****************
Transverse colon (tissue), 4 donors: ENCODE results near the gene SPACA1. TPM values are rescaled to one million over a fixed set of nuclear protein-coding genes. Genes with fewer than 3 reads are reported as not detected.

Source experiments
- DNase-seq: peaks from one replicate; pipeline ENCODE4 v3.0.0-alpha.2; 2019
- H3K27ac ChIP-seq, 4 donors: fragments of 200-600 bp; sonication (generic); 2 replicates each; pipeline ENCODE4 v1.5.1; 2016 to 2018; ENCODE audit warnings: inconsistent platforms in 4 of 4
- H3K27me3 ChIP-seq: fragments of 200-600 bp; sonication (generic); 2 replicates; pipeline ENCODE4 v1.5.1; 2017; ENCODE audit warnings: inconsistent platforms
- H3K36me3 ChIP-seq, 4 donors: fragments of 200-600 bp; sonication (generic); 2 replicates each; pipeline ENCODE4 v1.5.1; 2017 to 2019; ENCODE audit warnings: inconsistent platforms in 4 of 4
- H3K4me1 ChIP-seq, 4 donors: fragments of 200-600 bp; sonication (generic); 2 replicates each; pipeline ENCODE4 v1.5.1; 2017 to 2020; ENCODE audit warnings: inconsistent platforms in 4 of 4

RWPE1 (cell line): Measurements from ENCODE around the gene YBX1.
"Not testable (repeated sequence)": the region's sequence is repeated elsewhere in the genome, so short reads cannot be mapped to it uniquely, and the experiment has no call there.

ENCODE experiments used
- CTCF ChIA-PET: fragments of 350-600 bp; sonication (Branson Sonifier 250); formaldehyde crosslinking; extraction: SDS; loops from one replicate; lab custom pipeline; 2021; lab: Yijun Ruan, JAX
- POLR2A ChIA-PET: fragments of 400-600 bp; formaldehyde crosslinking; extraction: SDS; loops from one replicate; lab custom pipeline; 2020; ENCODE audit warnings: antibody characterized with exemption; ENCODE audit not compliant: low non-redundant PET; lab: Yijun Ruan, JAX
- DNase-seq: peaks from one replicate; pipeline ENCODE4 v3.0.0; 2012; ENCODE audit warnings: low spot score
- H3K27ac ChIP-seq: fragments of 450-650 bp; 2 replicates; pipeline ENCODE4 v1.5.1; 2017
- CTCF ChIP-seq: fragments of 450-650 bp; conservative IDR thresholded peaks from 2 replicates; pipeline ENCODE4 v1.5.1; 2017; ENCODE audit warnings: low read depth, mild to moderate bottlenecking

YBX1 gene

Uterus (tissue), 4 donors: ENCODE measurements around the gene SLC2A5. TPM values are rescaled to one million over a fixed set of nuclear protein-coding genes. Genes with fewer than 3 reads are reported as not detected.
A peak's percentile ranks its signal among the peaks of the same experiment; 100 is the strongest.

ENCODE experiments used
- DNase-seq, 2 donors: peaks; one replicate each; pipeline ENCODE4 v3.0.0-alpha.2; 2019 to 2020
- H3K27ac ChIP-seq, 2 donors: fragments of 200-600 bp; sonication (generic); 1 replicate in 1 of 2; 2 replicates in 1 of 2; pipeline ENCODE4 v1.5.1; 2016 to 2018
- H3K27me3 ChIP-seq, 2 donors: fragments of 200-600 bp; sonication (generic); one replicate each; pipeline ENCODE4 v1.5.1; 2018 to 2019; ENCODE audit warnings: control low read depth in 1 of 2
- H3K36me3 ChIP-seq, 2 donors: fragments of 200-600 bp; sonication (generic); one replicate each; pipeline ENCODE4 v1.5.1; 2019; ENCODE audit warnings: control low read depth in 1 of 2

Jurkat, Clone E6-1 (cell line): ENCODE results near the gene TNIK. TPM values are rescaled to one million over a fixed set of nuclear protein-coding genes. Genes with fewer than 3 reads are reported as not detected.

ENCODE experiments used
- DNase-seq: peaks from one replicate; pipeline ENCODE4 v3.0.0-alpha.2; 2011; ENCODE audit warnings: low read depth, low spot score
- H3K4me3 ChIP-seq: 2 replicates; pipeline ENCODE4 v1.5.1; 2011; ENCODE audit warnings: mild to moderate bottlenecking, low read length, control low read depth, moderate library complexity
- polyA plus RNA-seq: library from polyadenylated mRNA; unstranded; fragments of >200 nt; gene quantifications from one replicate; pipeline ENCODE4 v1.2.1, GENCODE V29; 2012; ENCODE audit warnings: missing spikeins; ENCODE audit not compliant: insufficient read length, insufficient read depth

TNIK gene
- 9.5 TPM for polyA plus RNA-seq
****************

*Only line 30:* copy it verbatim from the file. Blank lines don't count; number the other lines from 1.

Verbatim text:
- 9.5 TPM for polyA plus RNA-seq